dr. Haroon: The most important ways to strengthen immunity are drinking boiled and cooled water, eating freshly cooked food while avoiding outside food, and washing fruits and vegetables thoroughly before eating. Maintaining proper hand hygiene, avoiding crowded areas, and following proper food handling and preparation practices are very important to prevent the spread of infections.

Q. Since children are most susceptible to contagious diseases, what additional measures should be considered?

dr. Haroon: Parents should ensure that their children carry a suitable umbrella and preferably send extra clothing in case they get wet during the rain. It is best if children wear covered clothing and waterproof shoes. In addition, children should be taught proper hand washing techniques and should not be sent to school if they have any symptoms to prevent the spread of infection.

Q. Since malaria is endemic in Mangaluru, what countermeasures should be taken to keep us safe?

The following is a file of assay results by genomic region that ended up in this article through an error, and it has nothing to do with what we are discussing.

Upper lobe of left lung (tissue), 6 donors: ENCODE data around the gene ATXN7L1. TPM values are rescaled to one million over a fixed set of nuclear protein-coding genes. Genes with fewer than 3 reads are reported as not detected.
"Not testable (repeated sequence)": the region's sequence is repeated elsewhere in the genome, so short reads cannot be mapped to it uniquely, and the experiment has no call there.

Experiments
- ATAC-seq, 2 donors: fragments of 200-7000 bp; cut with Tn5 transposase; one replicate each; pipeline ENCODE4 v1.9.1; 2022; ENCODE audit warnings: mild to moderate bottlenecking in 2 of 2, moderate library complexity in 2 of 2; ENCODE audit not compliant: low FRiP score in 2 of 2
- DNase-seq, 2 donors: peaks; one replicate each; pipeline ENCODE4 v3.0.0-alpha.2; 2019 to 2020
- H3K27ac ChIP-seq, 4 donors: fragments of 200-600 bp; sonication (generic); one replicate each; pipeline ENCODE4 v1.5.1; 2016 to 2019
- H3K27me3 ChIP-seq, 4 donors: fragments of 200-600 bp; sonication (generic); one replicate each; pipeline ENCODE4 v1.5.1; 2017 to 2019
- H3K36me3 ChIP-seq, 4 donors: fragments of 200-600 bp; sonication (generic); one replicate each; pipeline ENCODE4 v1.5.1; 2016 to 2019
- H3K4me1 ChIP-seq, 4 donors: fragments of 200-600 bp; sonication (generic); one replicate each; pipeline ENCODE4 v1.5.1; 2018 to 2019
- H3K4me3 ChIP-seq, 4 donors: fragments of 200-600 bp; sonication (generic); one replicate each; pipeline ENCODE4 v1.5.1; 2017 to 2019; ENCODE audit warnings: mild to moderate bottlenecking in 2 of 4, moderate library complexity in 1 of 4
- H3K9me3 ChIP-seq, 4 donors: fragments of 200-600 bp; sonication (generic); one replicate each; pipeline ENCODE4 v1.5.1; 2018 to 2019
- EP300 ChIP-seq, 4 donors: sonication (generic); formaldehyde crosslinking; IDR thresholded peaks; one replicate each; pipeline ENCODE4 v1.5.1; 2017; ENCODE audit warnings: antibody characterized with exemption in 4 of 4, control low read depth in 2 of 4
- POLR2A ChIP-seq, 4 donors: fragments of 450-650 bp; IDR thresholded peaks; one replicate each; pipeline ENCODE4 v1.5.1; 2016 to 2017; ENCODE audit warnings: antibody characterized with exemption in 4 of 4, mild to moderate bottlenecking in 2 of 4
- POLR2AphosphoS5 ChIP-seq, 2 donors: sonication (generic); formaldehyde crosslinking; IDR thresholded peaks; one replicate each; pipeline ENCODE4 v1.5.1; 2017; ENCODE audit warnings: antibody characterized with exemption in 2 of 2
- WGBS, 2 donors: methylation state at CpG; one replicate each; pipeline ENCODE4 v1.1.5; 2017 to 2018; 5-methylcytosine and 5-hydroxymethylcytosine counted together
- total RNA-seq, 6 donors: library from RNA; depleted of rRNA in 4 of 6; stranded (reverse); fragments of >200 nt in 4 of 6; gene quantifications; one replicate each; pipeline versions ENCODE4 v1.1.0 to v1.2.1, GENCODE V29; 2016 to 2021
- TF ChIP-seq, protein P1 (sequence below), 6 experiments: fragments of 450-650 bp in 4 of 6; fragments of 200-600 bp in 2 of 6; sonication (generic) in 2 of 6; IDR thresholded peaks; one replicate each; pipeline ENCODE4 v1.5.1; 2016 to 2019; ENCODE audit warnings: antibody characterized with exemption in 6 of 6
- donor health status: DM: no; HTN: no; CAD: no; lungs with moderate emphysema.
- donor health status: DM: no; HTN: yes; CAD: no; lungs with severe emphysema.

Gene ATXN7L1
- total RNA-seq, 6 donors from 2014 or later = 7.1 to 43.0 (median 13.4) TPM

dr. Haroon: : To prevent mosquito bites, take personal protective measures, including wearing covered clothing. Particular care should be taken in vulnerable populations such as children and the elderly. It is very important to eliminate all sources of mosquito breeding near your home. Coming together as a community and volunteering to solve a problem or informing civic authorities can make a big difference.

End of Fragments

dr. Haron Hussain’s insights and suggestions on preventative measures during the monsoon season are invaluable to individuals and communities in coastal regions like Mangaluru. As this season begins, it is very important to be aware of common diseases and how they are transmitted. According to Dr. Haroon’s advice on personal protection, hygiene practices and diet, we can significantly reduce the risk of infection.

The Covid-19 pandemic has taught us the importance of being prepared, and Dr. Haroon emphasizes this lesson in relation to monsoon-related illnesses. His call for community involvement and volunteering to fight disease outbreaks resonates strongly, underscoring our collective responsibility to protect public health.

By being proactive, seeking medical attention when necessary and following vaccination recommendations, we can reduce the impact of communicable diseases.

In conclusion, it must be said that Dr. Haroon Hussain’s knowledge and advice serves as a guide for individuals, families and communities to stay healthy and prevent disease outbreaks during the monsoon season. Let us heed his advice, take preventive measures and work together to make this monsoon a season of good health and prosperity for all.